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Kosovo's 'Moment of Opportunity'

Interviewees: John B. Bellinger III, Adjunct Senior Fellow for International and National Security Law, CFR
David Gowan, Former British ambassador to Serbia and Montenegro
Interviewer: Hagit Ariav, CFR.org
July 28, 2010

The International Court of Justice issued an advisory opinion July 22 that Kosovo's 2008 independence declaration did not violate international law. Though the opinion is non-binding, it has implications for Kosovo and Serbia, as well as countries and secessionist movements around the world.

David Gowan, who served as British ambassador to Serbia and Montenegro from 2003 to 2006 and coordinated British work to investigate war crimes in Kosovo in 1999, emphasizes the significance of the ICJ's decision as creating a "moment of opportunity" for Serbia and Kosovo. "It gives both Serbia and Kosovo an opportunity to look ahead," says Gowan, "to focus on the European Union, moving toward the EU, and, indeed, to work with each other."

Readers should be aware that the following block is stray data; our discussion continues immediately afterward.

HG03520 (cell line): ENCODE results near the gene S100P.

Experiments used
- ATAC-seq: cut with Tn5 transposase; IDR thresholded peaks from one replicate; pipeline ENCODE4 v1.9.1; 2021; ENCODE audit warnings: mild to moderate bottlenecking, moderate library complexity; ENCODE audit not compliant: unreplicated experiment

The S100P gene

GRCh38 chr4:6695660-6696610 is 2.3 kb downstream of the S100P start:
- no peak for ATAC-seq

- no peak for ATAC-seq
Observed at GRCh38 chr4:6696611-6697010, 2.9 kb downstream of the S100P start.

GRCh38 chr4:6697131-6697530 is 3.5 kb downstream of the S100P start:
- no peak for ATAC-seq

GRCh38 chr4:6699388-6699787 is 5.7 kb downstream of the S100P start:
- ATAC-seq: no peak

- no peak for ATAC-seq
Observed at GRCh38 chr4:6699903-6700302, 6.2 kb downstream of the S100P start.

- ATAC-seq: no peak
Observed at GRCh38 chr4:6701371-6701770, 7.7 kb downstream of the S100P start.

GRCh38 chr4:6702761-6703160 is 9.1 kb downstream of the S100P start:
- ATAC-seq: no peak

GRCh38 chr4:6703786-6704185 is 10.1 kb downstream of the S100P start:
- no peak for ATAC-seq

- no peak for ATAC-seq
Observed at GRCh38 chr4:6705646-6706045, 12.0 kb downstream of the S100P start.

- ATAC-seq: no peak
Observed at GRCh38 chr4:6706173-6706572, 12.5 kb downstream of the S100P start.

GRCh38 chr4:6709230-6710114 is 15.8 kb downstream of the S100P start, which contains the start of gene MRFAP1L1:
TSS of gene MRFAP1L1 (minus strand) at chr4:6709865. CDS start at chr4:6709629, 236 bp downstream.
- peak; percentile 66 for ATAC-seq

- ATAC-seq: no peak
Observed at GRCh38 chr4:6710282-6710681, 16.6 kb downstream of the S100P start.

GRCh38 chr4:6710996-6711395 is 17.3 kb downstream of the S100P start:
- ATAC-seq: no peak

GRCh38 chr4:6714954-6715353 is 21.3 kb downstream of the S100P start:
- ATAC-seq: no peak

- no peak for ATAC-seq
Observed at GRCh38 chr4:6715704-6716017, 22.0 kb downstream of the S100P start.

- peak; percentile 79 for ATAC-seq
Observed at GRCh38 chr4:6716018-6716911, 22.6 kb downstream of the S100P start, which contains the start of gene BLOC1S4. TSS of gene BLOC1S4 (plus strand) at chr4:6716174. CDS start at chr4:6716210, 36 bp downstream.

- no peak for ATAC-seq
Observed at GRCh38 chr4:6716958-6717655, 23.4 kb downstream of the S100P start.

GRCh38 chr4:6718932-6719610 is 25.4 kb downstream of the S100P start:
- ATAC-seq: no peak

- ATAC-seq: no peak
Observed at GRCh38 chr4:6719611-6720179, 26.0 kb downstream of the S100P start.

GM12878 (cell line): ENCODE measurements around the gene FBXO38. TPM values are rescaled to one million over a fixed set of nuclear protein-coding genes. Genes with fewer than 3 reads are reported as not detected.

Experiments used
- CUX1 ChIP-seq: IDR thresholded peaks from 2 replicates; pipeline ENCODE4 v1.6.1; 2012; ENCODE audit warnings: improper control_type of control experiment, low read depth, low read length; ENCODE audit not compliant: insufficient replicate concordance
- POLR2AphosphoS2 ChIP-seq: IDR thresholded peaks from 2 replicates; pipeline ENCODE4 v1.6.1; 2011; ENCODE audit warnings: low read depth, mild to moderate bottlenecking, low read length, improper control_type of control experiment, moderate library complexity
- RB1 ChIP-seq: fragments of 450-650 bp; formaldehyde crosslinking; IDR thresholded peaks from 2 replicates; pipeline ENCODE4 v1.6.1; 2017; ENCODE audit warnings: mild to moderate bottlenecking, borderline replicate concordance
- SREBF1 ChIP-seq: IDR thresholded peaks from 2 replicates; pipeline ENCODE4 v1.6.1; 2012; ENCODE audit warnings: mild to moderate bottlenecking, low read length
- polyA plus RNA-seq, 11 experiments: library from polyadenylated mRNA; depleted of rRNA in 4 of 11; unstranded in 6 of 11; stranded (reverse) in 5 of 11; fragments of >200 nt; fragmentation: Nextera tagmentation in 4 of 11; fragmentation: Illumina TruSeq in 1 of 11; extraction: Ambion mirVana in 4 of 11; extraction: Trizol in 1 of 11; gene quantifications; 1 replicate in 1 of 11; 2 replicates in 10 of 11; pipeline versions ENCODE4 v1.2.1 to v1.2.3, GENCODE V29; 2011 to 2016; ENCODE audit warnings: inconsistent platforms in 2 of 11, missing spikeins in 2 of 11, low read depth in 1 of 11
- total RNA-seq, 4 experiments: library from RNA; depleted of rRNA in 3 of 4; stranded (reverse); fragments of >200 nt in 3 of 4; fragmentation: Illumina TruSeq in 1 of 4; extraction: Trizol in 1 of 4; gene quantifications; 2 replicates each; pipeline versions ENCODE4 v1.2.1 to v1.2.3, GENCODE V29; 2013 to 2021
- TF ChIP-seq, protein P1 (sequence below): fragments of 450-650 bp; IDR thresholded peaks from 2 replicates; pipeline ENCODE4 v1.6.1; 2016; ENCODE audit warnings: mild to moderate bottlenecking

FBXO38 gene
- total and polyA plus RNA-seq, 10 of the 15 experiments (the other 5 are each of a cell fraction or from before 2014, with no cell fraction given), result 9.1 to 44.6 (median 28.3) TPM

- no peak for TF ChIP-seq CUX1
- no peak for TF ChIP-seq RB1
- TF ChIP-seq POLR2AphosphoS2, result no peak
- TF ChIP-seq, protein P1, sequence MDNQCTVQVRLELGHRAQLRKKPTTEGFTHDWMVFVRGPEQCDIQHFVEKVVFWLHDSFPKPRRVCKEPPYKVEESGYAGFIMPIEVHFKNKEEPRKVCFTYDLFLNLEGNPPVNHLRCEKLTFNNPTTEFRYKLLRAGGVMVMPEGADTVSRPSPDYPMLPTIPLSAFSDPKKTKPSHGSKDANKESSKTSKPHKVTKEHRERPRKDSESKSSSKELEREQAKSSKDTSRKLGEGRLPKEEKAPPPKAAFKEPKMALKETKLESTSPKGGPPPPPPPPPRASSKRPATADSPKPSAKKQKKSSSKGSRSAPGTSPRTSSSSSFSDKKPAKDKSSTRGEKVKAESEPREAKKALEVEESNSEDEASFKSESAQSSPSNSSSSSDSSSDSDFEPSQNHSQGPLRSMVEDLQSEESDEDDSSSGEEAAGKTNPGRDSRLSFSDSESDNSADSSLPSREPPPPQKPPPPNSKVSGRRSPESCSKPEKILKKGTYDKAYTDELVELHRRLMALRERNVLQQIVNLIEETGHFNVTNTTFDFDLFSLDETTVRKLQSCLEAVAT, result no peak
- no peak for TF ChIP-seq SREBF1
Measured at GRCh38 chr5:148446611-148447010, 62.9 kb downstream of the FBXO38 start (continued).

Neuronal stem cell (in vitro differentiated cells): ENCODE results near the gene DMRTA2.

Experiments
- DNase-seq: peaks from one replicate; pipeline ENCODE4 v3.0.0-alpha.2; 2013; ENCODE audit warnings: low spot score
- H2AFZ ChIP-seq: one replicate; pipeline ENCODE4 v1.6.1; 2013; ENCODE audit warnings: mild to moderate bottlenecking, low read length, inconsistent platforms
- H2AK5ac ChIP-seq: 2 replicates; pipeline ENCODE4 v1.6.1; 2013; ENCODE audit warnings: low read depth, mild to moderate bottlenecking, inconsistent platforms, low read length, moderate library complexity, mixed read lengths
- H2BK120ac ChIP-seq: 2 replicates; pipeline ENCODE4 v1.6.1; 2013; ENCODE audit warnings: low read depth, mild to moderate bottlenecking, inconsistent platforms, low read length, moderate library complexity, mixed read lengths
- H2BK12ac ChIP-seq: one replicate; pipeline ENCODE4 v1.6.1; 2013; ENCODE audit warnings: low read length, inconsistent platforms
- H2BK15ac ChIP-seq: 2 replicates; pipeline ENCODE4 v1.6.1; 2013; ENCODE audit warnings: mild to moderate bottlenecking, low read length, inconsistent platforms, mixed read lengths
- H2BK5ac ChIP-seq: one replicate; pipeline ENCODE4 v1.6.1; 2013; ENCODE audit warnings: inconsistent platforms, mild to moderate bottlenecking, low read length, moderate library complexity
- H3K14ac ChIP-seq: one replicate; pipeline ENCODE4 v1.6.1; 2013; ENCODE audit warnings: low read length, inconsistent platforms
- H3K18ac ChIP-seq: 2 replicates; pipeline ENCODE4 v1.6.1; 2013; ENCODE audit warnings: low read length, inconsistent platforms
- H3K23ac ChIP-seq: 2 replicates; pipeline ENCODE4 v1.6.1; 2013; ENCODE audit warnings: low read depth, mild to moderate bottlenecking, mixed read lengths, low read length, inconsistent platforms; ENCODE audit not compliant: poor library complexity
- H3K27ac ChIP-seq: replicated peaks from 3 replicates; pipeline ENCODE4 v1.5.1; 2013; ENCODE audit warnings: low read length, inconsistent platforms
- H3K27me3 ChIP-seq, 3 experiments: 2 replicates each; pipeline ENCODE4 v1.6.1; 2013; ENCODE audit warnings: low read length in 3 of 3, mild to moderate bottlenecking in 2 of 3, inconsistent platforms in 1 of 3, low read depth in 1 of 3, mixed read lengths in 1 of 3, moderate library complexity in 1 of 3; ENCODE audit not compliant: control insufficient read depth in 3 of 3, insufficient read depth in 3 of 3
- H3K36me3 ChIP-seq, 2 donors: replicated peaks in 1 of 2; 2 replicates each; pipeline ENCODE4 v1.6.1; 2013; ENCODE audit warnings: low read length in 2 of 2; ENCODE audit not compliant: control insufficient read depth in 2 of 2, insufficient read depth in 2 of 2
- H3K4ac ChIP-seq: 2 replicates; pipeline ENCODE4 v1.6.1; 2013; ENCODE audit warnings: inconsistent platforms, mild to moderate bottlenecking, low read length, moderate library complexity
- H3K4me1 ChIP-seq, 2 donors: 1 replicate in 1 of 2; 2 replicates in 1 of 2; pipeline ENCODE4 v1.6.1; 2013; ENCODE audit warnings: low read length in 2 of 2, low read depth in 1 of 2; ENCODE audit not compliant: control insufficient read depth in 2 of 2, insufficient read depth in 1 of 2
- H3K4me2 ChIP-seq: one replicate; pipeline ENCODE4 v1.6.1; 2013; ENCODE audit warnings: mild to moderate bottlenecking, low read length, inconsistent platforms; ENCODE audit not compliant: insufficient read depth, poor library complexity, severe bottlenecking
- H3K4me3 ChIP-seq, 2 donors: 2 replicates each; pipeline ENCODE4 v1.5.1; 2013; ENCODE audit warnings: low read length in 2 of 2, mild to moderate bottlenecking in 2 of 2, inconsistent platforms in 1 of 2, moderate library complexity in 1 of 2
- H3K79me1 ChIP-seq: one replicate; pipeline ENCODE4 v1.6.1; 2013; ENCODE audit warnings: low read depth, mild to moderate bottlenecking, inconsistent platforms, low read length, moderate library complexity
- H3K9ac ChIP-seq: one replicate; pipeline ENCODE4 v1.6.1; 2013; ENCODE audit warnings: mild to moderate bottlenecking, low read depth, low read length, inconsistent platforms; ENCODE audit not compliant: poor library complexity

John B. Bellinger III, CFR's adjunct senior fellow for international and national security law and a partner at Arnold & Porter, LLP, says, "The decision was very narrow and was not surprising as a matter of international law or, really, of politics." Bellinger does not see the World Court's opinion as setting a precedent that will encourage other groups to declare independence, though he expects it will spur "a very substantial number of new recognitions of Kosovo."

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